U.S. House approves measure to delay new overtime pay rule

(Reuters) - The U.S. House of Representatives on Wednesday approved a measure to delay by six months the Obama administration’s rule to extend mandatory overtime pay to more than 4 million workers, despite a White House promise to veto the bill.

The House passed the legislation on a partisan vote of 246-177, with just 5 Democrats joining 241 Republicans in favor of moving the rule’s effective date from Dec. 1 to June 1.

The rule will require employers to pay overtime to salaried workers earning less than $47,500 a year, double the current threshold of $23,660. Republicans and business groups argue the rule will force employers to demote salaried workers to hourly positions and create more part-time jobs.

The White House said on Tuesday that President Barack Obama would veto legislation delaying the rule.

“While this bill seeks to delay implementation, the real goal is clear - delay and then deny overtime pay to workers,” the White House said in a statement.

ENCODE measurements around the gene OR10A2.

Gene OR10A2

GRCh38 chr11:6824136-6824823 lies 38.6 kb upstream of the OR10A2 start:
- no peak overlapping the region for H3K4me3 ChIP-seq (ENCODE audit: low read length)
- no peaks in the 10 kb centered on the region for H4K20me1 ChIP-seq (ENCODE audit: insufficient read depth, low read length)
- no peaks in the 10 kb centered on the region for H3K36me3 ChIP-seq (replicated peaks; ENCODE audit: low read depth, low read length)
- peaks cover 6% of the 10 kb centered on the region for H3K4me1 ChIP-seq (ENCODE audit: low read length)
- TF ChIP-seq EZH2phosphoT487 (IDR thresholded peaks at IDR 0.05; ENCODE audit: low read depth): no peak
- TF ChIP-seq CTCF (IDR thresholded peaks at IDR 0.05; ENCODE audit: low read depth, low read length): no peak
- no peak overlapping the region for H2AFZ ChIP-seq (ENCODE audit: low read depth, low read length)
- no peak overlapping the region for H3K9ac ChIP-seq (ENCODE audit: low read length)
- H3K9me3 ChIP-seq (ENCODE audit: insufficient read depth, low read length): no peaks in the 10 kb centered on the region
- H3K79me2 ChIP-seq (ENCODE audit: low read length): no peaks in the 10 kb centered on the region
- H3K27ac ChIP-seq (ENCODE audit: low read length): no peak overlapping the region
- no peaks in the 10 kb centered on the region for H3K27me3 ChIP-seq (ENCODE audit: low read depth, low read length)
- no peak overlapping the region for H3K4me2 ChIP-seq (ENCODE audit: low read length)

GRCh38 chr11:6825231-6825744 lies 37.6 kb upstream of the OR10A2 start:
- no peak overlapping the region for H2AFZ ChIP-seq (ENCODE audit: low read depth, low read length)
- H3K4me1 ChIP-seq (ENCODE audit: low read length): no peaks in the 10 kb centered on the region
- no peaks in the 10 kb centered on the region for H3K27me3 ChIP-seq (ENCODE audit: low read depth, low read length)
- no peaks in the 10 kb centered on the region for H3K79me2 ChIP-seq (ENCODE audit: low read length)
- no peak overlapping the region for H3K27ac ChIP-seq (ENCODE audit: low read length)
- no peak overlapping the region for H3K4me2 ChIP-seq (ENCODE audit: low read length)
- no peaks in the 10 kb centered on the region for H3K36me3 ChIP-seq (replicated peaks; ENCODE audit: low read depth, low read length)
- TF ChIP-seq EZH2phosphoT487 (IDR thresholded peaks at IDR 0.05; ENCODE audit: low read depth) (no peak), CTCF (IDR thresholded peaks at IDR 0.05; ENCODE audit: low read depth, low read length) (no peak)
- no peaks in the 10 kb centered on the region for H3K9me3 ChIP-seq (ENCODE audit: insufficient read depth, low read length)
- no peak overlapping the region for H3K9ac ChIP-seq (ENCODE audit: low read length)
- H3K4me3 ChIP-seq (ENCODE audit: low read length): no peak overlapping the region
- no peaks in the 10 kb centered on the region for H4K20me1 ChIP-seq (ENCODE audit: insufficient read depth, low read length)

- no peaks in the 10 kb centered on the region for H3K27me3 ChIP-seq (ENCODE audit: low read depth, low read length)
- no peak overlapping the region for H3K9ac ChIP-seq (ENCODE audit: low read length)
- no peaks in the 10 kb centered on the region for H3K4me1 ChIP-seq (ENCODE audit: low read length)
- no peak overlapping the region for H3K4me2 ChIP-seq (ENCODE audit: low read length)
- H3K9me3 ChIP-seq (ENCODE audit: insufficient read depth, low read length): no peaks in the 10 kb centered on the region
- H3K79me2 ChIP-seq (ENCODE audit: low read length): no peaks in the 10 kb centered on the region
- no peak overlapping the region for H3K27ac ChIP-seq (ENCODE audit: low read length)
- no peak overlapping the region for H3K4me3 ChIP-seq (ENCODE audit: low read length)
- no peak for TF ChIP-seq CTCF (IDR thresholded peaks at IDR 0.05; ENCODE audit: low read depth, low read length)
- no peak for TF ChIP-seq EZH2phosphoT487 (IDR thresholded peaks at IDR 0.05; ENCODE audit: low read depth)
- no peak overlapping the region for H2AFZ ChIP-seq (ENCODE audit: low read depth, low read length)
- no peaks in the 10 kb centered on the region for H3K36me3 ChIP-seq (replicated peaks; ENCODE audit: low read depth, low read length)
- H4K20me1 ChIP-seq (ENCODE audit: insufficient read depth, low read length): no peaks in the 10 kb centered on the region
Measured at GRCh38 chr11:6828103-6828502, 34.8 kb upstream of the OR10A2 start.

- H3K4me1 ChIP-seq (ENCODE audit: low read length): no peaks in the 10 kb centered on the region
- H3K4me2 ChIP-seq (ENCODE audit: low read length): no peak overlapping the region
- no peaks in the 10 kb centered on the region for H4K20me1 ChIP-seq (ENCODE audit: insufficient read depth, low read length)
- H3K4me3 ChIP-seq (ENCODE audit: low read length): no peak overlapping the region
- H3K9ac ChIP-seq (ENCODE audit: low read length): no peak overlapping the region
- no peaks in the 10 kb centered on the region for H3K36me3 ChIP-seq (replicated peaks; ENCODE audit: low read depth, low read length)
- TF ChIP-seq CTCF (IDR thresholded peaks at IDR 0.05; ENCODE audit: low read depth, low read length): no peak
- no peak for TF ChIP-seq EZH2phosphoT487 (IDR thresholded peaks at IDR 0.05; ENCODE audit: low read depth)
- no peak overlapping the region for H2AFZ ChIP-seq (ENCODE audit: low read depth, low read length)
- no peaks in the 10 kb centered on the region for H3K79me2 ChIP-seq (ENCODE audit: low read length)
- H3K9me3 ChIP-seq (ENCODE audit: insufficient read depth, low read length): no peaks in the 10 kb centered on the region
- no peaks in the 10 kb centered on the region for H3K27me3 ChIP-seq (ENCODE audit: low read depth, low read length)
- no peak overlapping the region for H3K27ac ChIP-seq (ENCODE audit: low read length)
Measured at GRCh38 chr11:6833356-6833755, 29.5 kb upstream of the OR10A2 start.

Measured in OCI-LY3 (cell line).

The Republican legislation also faces likely opposition by Senate Democrats who could block it from advancing in that chamber. But for some Republicans campaigning for re-election, voting for the bill gives them an opportunity to tout their opposition to the rule in their home districts.

Opponents have also launched a legal challenge to the rule. Texas and 20 other states, as well as the U.S. Chamber of Commerce and other business groups, filed separate lawsuits in federal court in Texas last week claiming the U.S. Labor Department abused its authority with its drastic increase of the salary threshold.